Adkins Canyon
September 24, 2006

Each wilderness stream I visit has a distinct personality, I’m realizing. I imagine if someone were to blindfold me and somehow drop me into the middle of Adkins Creek canyon in the Upper Buffalo Wilderness, it wouldn’t take me long to recognize where I was.
I came to the area primarily to locate a route down to the Buffalo River. I still intend to explore every mile of the river upstream from Ponca, but the access points are few and far between. As I set out from the Dahl Memorial Trailhead I snapped a couple of photos to document the look and feel of the woods that fine morning.
I hiked along a wooded jeep road for three-fourths of a mile until it came to an area of scattered old fields. The plan was to find a knob one-third of a mile above the mouth of Adkins Creek on the Buffalo River, then simply bushwhack downhill. I wandered around the fields for a while then got back on the jeep road to continue toward the knob. Problem was, I had somehow picked up a second road and was unknowingly heading east when I needed to be going north. That road soon became blocked by a jungle of downed trees. I tried going around them, but there seemed to be no end. I must add that these trees - most  of them less than six inches in diameter - had been cut by chain saw. I turned on my GPS receiver and discovered I was off-course, and decided to bushwhack north until I hit the correct jeep road. After losing an hour in the jungle I finally came to open woods and crossed the stream above Tim Ernst’s Leaning Log Falls. A short walk up the hill had me back on the correct jeep road.
The road fizzled out near the knob but all I needed to do was keep heading in the same direction. I turned on my GPS so that it would tell me when I had reached the very top of the knob, and when I was about there I noticed out of the corner of my eye the remains of a homestead fireplace. I headed downhill toward the Buffalo. I had to choose my path carefully because the steep hillside was almost vertical in several places.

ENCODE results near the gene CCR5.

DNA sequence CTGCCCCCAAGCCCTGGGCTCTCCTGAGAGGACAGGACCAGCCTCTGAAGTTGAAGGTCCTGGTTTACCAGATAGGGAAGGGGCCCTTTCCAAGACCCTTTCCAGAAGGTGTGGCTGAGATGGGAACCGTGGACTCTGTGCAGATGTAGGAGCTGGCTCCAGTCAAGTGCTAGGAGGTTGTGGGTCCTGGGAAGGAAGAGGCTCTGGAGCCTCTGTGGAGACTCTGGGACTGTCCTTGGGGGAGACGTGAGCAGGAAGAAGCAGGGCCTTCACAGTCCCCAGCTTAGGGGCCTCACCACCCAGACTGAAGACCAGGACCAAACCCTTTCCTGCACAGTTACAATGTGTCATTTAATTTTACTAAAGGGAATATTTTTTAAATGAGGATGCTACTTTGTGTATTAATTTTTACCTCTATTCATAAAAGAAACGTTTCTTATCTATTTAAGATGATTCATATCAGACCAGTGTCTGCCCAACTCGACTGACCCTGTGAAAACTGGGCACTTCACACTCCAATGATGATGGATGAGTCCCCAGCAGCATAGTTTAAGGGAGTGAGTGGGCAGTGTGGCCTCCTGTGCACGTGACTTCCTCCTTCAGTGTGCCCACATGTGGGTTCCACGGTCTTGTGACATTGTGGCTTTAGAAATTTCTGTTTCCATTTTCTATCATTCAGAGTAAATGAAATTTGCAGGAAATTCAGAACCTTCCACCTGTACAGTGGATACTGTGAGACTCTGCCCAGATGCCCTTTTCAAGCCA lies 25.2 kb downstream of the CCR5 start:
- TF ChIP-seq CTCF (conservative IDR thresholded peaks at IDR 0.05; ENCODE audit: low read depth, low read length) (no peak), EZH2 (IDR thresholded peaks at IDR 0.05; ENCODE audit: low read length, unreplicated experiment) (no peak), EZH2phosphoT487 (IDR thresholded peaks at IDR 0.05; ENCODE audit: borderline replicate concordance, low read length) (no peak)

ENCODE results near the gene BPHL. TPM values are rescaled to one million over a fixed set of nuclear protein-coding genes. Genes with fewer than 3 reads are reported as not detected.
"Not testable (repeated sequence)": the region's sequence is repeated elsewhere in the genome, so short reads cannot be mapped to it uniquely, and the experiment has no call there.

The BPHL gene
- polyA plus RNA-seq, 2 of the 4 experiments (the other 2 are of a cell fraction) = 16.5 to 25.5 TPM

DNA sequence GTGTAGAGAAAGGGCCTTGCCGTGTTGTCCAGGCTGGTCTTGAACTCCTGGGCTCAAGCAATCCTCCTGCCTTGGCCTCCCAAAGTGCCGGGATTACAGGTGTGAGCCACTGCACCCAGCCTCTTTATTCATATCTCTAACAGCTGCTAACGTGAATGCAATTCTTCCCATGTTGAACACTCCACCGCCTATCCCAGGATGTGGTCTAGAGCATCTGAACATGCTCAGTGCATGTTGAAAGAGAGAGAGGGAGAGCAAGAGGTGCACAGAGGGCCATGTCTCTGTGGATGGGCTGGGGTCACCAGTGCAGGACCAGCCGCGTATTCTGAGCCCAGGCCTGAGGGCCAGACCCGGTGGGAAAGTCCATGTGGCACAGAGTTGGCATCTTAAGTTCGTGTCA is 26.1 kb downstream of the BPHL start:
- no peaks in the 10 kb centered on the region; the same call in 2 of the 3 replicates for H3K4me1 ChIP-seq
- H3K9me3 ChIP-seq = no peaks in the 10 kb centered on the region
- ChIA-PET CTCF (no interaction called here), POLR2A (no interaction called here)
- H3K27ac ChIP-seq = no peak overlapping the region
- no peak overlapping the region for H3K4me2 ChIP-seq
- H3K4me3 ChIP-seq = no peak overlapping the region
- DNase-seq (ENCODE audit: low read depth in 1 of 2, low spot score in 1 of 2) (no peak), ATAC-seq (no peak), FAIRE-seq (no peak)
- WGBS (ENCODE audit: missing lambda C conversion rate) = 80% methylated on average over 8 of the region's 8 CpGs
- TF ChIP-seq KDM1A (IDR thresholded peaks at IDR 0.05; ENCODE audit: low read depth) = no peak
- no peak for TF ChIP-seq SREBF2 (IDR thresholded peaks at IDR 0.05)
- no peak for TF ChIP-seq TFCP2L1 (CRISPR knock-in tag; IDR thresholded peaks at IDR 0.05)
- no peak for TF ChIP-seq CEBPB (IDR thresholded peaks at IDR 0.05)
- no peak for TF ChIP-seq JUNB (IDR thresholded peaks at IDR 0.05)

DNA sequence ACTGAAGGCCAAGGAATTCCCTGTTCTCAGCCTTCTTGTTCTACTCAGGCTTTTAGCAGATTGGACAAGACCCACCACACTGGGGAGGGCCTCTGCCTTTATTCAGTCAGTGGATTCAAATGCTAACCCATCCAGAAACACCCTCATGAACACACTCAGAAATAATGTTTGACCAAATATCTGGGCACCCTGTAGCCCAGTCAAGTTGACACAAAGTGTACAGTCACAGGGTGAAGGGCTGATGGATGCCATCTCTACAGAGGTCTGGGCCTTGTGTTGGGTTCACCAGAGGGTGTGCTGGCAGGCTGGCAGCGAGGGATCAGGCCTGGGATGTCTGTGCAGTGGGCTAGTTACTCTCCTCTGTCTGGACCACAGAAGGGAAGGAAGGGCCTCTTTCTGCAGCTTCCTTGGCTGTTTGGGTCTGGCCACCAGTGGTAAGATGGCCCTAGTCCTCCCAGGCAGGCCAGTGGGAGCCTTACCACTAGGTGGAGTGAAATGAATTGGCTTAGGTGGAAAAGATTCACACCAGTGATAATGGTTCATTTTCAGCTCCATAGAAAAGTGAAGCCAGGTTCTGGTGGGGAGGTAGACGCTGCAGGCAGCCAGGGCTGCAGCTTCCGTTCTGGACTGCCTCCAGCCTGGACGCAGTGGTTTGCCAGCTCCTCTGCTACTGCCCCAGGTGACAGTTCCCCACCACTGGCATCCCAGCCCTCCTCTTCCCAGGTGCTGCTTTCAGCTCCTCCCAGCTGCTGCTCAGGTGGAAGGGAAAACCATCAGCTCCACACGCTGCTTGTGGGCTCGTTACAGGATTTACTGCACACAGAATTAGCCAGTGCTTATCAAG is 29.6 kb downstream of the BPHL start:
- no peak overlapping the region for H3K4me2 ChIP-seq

Soon I could hear the music of rushing water and through an opening in the trees saw the Buffalo down below. I took a lunch break on the bank, enjoying the view upstream. Less than a hundred yards downstream was the mouth of Adkins Creek.  Way, way up on the steep mountainside above the mouth of the creek was a small bluff overlook. I imagined how great it would be to enjoy a foggy morning on top of that rock.
I had reached my intended destination for the day, and could have headed back to the truck, but it was only noon. There was quite a bit of water coming out of Adkins Creek, due to the five inches of rain that fell there three days earlier, so I decided to go upstream a short ways and investigate.
I hadn’t gone very far before I reached a small waterfall on the creek. I wondered what was upstream, and soon found a second waterfall. Adkins Canyon had ensnared me; would not let me turn around. I kept answering the call to see what was up around the next bend, and met one little scenic waterfall after another.
One distinct trait of the creek was that its descent was gradual. I never felt like I was walking uphill as I followed it upstream. Another trait was that the stream bed was wide and flat, and except for the occasional fallen tree it was easy to navigate. It was indeed a canyon in most places, with a sheer vertical bluff on one side and an extremely steep wooded slope on the other.
I had done my homework on the area and knew I could possibly get back to the trailhead by following the stream for two miles. After I returned from the short climb up a side hollow to Tim Ernst’s Adkins Canyon Falls, (which weren’t running well enough for photos) I made the decision to take the upstream route. I continued to meet small yet beautiful falls on the creek, but was spending a lot of time stopping taking pictures. Several times I told myself “That was it. NO more pictures!”, but then I’d come to a waterfall I couldn’t pass up. For ever spot I photographed, there was at least one that I wanted to but didn’t. I will definitely be coming back to Adkins Canyon.